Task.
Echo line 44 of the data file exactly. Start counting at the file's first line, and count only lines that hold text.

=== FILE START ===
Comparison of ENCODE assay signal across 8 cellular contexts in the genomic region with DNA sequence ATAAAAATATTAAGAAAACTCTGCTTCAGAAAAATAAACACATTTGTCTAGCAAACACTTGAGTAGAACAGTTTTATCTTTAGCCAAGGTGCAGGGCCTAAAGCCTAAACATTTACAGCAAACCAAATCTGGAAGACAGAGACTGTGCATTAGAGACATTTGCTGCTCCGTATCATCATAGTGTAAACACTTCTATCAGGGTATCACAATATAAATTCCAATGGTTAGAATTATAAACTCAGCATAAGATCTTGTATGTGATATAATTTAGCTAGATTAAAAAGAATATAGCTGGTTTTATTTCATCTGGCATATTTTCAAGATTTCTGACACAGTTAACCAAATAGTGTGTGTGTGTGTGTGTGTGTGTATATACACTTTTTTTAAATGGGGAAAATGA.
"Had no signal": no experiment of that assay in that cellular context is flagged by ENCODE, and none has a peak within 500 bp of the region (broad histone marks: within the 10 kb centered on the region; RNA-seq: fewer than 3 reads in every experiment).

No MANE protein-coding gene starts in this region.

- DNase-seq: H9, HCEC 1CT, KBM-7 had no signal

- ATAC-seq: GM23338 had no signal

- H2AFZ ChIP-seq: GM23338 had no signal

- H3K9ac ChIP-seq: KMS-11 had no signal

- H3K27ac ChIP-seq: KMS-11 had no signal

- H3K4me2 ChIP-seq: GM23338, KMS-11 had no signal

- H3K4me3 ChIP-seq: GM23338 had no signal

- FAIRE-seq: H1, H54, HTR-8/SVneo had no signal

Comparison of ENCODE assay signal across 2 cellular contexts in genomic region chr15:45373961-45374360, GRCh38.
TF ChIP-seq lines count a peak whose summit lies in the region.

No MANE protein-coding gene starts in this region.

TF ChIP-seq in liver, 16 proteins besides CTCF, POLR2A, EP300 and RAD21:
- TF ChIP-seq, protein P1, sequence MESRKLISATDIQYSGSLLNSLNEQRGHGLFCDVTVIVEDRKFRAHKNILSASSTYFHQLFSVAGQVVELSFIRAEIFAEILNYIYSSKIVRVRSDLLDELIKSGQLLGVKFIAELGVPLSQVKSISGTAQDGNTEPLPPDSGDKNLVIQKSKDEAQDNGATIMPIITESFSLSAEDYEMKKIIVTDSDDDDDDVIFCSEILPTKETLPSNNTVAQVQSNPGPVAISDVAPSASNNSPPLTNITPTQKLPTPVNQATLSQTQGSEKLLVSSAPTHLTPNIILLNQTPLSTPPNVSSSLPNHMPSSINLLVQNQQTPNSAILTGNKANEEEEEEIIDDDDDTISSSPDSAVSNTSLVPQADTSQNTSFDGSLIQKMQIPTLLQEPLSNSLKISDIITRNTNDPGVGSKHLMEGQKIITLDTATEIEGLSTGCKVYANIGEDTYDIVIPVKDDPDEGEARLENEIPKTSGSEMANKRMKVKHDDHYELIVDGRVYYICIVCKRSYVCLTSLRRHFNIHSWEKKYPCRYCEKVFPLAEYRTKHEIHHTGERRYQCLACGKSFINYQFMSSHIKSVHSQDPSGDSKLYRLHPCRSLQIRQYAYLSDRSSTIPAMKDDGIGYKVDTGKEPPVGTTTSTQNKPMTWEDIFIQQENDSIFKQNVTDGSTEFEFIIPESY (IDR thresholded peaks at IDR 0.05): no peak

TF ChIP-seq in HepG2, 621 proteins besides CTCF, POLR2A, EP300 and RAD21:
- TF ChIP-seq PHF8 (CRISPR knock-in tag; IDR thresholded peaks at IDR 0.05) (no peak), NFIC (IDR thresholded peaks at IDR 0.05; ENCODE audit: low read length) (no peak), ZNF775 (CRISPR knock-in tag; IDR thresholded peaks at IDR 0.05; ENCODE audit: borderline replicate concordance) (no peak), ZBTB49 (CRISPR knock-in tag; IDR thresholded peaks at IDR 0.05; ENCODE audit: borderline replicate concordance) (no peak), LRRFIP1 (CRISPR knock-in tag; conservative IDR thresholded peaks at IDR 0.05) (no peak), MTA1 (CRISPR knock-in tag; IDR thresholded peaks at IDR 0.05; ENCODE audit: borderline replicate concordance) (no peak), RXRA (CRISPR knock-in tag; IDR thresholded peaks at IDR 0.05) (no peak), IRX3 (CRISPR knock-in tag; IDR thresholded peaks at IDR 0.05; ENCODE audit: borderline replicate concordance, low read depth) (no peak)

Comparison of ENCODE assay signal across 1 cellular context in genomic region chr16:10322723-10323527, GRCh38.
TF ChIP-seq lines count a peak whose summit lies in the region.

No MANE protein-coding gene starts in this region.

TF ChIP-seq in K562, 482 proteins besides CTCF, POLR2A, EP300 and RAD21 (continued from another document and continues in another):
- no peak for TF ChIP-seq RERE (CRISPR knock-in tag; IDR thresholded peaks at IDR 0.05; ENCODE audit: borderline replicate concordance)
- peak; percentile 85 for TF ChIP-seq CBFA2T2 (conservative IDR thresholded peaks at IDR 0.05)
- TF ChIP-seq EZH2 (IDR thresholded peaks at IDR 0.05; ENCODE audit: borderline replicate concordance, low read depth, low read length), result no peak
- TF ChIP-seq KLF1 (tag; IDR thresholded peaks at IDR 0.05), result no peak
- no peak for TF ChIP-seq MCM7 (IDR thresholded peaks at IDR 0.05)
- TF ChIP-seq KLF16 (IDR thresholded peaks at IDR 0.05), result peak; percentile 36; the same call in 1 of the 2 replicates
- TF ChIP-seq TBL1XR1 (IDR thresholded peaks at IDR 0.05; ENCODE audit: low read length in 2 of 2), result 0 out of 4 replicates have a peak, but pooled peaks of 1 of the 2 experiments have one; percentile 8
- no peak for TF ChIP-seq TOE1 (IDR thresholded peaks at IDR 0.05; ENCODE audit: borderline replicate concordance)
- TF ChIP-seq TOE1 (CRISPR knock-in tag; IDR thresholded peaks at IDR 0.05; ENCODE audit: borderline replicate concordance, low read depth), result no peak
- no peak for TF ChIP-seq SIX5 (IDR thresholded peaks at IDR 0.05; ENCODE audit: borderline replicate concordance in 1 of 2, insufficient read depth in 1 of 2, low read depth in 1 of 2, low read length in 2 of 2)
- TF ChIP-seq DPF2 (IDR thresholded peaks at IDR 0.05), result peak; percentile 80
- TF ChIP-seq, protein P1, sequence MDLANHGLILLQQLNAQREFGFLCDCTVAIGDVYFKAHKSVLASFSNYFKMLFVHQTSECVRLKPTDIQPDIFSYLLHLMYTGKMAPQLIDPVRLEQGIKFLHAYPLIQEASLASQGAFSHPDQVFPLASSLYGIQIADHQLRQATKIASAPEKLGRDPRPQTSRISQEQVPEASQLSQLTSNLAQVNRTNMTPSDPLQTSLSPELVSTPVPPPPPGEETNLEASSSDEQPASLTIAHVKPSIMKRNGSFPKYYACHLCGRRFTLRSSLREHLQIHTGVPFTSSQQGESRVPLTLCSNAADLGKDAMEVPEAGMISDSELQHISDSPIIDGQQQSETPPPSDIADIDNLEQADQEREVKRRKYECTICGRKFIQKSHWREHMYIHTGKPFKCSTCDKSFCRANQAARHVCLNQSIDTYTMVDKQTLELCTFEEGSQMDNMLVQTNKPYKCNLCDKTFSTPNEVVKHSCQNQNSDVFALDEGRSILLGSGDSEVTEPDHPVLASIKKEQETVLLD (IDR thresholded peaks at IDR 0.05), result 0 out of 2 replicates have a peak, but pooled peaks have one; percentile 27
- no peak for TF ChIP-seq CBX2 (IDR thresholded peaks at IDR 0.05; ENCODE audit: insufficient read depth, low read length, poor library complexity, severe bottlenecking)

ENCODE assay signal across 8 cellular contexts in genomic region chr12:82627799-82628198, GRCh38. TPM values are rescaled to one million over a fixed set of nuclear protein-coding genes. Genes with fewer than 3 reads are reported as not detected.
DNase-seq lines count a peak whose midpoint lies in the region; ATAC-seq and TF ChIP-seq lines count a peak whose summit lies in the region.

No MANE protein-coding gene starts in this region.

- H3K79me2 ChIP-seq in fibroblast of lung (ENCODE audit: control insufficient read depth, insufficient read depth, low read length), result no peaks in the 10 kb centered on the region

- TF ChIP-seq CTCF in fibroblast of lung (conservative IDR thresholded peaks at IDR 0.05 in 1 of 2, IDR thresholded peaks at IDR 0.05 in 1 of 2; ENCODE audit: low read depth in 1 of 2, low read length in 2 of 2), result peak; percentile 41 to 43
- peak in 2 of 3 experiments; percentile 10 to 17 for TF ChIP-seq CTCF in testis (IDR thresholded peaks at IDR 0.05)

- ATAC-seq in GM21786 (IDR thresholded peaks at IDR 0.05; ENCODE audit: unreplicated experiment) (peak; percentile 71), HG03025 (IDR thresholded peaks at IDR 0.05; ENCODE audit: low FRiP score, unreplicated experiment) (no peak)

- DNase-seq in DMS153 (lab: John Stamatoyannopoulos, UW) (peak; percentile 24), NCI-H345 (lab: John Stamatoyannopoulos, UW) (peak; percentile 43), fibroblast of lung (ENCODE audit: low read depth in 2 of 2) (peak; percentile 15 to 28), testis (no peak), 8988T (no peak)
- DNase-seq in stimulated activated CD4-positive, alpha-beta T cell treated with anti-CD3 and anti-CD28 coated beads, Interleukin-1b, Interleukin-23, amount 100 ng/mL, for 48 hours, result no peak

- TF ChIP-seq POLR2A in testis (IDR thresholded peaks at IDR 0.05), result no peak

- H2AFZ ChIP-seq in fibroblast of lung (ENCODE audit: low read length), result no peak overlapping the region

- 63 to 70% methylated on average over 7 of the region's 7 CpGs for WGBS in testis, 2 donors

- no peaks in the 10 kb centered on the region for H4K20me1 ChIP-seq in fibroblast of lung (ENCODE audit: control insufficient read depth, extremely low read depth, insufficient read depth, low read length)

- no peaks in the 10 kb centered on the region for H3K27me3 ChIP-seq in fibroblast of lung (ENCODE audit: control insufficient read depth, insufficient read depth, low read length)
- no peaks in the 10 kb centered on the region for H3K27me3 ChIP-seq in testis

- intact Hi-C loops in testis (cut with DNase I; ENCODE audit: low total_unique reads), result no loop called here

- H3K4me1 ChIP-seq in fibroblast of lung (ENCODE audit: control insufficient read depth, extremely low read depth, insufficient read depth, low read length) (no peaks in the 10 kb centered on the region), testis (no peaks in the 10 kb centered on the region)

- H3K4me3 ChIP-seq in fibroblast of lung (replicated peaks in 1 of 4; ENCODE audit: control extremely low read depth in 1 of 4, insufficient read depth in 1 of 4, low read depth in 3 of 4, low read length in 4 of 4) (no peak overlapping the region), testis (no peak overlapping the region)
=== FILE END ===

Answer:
- DNase-seq in stimulated activated CD4-positive, alpha-beta T cell treated with anti-CD3 and anti-CD28 coated beads, Interleukin-1b, Interleukin-23, amount 100 ng/mL, for 48 hours, result no peak